They had no shot. That was a given. But they’d made a pact: We’re going to try this. And we’re sticking together. Life is just too damn short, and we want a taste of this. For however long it lasts.
Drew was in the best position, but that made it harder for him to get on board. His kids were still relatively young. His wife was a rising star in city politics. Financially safe and established in his community, Drew had lots of friends. I was one of them. And he was a charmer with a gift for networking. But he was not a frontman by temperament. He just wanted to hammer the nails behind the curtain.
Joe had been spinning his wheels in a corporate job for twenty-plus years. But he was tired of it and felt he had been set out to graze. He claimed there was maybe a three-week window in his thirties he never saw open when he might have pivoted towards middle management. Now he could expect another fifteen years of the same work and a cake on his last day. If he was lucky. He also had four children, mainly teenagers.
I was younger than these men, and my road had been different. At eighteen I was touring half the world myself with a metal band. I blew off college completely. After we disbanded, I produced on the side for a while. I installed a two-room studio in my basement: one rehearsal space, one control room.
But I understood what they’re doing. They wanted self-expression, a creative and emotional outlet. Men need that, but we are wired against pursuing it.
It wasn’t about bitterness. It was about honesty—one part truth-telling and one part exorcism. Most of what was in their hearts had gone into a pot on the back burner while they lived out what they thought was their duty and responsibility. They had taken up the yoke so that they could provide for those they loved and had done so without regret.
But their father had faced nothing close to what they had. Internet, social media, nonfunctional government, global pandemic, K-pop. No one could steer their family vessel through all of that and have everyone emerge untouched.
Meanwhile they had been noodling around with used instruments and punk-poetry off and on all along. When they hung out, they would joke that if they just locked themselves into a basement somewhere, they could cut a record.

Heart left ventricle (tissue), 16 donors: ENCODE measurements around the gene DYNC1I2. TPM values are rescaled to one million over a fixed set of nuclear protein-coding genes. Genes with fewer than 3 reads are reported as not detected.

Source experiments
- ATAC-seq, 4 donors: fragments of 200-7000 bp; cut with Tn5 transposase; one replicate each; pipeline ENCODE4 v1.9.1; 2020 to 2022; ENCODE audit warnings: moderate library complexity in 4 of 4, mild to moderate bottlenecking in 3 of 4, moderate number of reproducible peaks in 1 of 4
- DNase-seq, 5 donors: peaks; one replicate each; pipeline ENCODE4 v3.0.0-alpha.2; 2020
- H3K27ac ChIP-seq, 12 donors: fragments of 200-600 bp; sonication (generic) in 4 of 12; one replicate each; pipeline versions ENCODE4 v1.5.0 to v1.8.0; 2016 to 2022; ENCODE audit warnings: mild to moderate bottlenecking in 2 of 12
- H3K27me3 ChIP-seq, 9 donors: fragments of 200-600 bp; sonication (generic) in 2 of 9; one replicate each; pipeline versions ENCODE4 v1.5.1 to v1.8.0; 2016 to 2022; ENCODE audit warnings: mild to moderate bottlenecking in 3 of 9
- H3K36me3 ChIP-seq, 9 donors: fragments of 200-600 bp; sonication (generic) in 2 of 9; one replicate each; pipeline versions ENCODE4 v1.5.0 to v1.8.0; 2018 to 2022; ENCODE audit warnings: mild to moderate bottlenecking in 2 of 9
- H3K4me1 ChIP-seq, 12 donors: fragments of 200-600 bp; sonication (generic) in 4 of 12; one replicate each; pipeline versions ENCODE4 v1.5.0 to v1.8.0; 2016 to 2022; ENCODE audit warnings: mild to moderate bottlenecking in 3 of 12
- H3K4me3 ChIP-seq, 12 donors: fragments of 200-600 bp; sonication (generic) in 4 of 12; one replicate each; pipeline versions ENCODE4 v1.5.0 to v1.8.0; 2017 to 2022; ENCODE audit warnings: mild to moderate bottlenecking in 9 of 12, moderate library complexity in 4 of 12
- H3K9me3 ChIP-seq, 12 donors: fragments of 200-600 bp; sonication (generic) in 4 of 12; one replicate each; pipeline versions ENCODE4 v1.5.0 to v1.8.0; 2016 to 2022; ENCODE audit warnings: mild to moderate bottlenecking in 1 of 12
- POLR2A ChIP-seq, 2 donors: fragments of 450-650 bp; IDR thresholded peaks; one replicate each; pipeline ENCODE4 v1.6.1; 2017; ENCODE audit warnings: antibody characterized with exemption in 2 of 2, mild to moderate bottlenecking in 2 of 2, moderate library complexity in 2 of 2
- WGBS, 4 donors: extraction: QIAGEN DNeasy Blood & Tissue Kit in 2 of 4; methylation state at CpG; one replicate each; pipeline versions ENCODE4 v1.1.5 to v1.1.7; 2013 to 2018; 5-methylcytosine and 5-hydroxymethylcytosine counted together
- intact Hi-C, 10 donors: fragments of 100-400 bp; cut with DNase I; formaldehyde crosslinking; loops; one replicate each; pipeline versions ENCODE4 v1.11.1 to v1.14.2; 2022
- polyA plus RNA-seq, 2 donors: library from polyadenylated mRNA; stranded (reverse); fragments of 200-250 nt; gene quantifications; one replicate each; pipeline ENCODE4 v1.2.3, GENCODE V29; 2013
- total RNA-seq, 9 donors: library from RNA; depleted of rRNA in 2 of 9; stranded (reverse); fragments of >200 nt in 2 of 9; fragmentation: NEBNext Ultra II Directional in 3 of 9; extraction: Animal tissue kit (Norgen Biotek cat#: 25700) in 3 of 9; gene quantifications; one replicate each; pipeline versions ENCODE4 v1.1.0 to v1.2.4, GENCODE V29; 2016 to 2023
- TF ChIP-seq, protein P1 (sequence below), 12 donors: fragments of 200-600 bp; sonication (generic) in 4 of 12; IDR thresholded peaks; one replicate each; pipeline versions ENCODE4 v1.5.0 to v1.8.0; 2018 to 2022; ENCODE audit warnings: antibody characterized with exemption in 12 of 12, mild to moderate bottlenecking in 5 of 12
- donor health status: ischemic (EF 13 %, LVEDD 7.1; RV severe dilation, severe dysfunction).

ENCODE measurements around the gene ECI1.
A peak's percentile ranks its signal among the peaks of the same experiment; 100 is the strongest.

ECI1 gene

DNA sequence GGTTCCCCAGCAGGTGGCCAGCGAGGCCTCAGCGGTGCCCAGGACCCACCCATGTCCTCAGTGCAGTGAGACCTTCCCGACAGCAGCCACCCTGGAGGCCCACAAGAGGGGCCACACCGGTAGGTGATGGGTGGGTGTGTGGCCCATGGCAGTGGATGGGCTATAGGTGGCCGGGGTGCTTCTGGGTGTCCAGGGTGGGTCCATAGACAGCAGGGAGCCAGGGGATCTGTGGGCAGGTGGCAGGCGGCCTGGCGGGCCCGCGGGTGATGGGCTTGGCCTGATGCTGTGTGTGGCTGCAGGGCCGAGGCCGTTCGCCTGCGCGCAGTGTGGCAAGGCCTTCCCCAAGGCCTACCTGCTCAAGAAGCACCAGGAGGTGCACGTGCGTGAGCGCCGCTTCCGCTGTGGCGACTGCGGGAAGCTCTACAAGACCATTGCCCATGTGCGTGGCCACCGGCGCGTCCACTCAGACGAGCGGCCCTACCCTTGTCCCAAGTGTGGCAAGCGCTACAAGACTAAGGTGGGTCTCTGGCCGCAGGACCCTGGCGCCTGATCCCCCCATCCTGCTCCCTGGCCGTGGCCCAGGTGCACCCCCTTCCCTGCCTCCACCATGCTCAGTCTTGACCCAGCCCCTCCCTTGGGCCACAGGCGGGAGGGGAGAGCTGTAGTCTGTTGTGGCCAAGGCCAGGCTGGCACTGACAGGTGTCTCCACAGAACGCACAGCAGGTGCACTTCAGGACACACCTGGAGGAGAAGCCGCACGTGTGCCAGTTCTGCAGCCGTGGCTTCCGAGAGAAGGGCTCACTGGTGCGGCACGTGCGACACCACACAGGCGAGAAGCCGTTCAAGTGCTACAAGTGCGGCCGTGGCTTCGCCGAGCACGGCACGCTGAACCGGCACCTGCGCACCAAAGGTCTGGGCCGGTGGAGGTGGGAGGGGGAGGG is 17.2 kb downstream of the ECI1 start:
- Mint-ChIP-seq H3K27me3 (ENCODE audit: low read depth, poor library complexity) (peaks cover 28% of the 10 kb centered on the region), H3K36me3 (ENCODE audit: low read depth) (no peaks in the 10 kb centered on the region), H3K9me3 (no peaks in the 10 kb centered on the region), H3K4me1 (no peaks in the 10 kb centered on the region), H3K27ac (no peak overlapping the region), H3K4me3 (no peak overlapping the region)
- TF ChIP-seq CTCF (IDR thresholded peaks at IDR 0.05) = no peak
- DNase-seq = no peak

The twins were the writerly ones. They worked up the core material over years. Then, a few months before, the three of them got together at the same taco joint around the corner from Drew’s house here in gentrifying Fishtown. Jeremy had just been let go. Fuck it, they said. It’s now or never.
There was no crew to speak of. And so far the “tour” consisted of one booked show. I could get them a couple of gigs here in Philly, but that was it. If Metal Sword signed them, however, they’d have band managers, marketing resources.
Was Joe going to quit his job to start playing occasional shows at one in the morning on the east coast? What was Drew telling his wife, with whom he’d reached an understanding years ago regarding family and careers? What was Jeremy going to do—about anything?
The brothers came back from breakfast with their decision: Past the Point.
“It’s where we are,” was how Jeremy explained it when we spoke later. “By the way, any chance I could take another run at my solo on ‘Day After’? I played that sucker thirty times, but I don’t feel like I nailed it.”
“None,” I laughed. “The demo’s already on its way. Plus, you guys open for Brain Damage tonight at Headhunters. I suggest you nail it onstage. Load up the van, it’s on.”
On the way to the show we worked on “press material.” I asked Joe for a statement. Here’s what he said:
“Past the Point is about our youth, what we thought we learned, and how we got to here. We can’t say the future is ours. It isn’t. We can’t say the world is our oyster. It never was. But it is what’s in front of us. And whether it’s a veil of shadows, a bejeweled gate, or a stone wall, we’re driving right through it to whatever waits for us on the other side.”
Photo credit by Josh Sorenson (Southwest Florida) joshsorenson.com
Jude Joseph Lovell writes on books and popular culture for Silver Sage and is the author of four novels, three short story collections, and four works of nonfiction. His newest book is Door In The Air: New and Selected Stories, 1999-2020. He lives with his wife and four growing children in the Lehigh Valley, Pennsylvania. For more information visit his website at judejosephlovell.com.